Queens Looking to Extend Reigns At NCAA Division II Championships; Plenty of Speed Set For Display

Swimming World June 2021 - 2021 NCAA Division II Review - Queens University

Queens Looking to Extend Reigns At Division II Championships; Plenty of Speed Set For Display

The NCAA Division II Championships are scheduled for this week, March 9-12, at the Greensboro Aquatic Center. Here is a look at some of the top storylines in the division.

(From the March issue of Swimming World Magazine)

The NCAA Division II Swimming and Diving Championships have produced electrifying performances, tight team battles and an enthralling atmosphere over the years. The 2022 version shouldn’t be any different.

Women’s Psych Sheets

Men’s Psych Sheets

On the men’s side, it should be a thrilling contest between six-time defending champion Queens University, the University of Indianapolis and last year’s runnerup, Drury University.

The UIndy Greyhounds are led by fifth-year Likith Prema. The Bengaluru, India native has been spectacular this season, and is a title favorite in the 100- and 200-yard breaststroke. Another star to watch is European Junior 400 IM champion Cedric Buessing. After a slow start to life in college swimming, the German seems to be rounding into form at the right time.

For Queens, senior Alex Kunert and sophomore Matej Dusa head the Royals’ push for seven straight titles. Kunert, a five-time national champion, is easily the most versatile Division II swimmer in the country. He should contend for multiple NCAA titles, including the 200 IM and 200 butterfly, and he’ll be an essential part of several Royal relays. Dusa has produced some phenomenal performances in the sprint freestyle and fly events this season and will look to carry that momentum to Greensboro.

Division II record holder Karol Ostrowski’s decision to compete for Drury this season put the Panthers right back into the title conversation. If he is anywhere near his best in March, he should contribute maximum points. His return also means Drury retains all its relay legs from last year, another critical component as the team tries to dethrone Queens after narrowly missing out in 2021.

Other swimmers to watch from teams outside the title race are Colorado Mesa sophomore Ben Sampson and University of Findlay junior Tim Stollings. Sampson is a favorite in both backstrokes and is gunning toward bringing home his team’s first-ever national title. Stollings created history last year when he became the Oilers’ first NCAA Division II swimming champion by winning the 100 fly.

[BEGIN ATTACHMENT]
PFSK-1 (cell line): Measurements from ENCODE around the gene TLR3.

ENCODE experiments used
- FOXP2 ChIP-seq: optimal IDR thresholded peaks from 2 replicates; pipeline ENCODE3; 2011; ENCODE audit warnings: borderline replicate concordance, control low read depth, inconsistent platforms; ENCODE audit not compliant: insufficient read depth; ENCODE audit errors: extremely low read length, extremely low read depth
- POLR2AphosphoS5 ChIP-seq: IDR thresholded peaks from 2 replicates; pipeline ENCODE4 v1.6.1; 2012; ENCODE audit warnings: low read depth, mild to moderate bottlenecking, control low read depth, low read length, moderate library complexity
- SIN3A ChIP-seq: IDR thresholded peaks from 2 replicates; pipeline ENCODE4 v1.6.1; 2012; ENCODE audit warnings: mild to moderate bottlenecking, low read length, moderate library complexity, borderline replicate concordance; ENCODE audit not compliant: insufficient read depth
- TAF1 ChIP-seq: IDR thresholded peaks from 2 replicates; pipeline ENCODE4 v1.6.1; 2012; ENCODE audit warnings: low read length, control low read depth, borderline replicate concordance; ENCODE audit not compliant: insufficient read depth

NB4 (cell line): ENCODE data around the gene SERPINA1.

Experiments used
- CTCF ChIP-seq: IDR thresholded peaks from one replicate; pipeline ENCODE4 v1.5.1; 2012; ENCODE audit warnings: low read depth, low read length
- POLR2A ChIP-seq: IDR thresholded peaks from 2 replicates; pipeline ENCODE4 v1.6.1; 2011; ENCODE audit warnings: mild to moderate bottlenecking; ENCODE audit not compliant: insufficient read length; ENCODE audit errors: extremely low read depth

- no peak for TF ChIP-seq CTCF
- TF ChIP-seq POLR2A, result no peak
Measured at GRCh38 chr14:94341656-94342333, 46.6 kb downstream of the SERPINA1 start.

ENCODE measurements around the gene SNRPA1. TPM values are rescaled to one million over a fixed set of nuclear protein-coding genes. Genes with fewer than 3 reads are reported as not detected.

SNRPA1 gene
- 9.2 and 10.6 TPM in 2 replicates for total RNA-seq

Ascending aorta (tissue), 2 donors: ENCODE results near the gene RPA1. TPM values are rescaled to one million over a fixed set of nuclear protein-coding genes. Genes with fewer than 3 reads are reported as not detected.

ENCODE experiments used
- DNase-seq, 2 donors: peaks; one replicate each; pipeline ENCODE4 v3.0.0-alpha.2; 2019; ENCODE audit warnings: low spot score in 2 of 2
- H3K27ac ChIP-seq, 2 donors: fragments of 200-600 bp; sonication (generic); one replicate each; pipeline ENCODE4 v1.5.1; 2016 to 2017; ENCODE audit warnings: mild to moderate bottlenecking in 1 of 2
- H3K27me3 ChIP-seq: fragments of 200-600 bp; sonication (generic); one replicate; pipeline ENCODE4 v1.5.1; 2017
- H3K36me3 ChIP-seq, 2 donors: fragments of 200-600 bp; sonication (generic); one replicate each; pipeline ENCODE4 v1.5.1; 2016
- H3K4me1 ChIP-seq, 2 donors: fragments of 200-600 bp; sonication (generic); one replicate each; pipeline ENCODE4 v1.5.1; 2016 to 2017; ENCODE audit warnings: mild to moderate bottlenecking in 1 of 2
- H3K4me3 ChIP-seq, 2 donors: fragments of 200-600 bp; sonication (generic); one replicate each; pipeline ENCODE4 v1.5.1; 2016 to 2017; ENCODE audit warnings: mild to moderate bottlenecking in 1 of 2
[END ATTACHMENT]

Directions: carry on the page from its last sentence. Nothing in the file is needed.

On the women’s side, look for Queens and Indianapolis to battle it out. Leading the Hounds’ title charge is the South African duo of Johanna Buys and Marizel Van Jaarsveld. Van Jaarsveld will try to defend her NCAA title in the 400 IM. She and rookie Andrea Gomez form a lethal IM duo, which could prove critical to Indianapolis’ championship hopes. Buys, a three-time NCAA finalist, has established herself as a favorite in the 50 and 100 free, and will be a pivotal relay component for UIndy.

2021 NCAA Division II Women’s Swimming and Diving Championship - Preliminary Round

Indy’s Marizel van Jaarsveld; Photo Courtesy: NIK LAYMAN PHOTO/VIDEO

As for Queens, if it wants to extend its winning streak, it will need to rely on depth and strong performances from its freestyle group. With Sophie Lange, Monica Gumina and Danielle Mililli all in strong form this season, the Royals have the potential to sweep the freestyle events at NCAAs. If Queens can pull that off, plus move some swimmers up into scoring positions in its weaker events, the Royals chould have enough to fend off Indianapolis’ title challenge.

Other swimmers poised to make headlines are Nova Southeastern redshirt junior Celina Marquez and West Chester senior Ann Carozza. Marquez, a Tokyo Olympian, is the favorite to win the 100 and 200 back, and has an excellent chance of becoming the first Division II woman under 52 and 1:54, respectively.

Carozza, a three-time All-American, is the favorite in both the 100 and 200 fly. In addition to looking to capture her first NCAA title, she will also have her sights set on breaking Polina Lapshina’s 52.16 D-II record in the 100.

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G-Money Raindrops
10 months ago

Good luck Kilo and Garrett!!!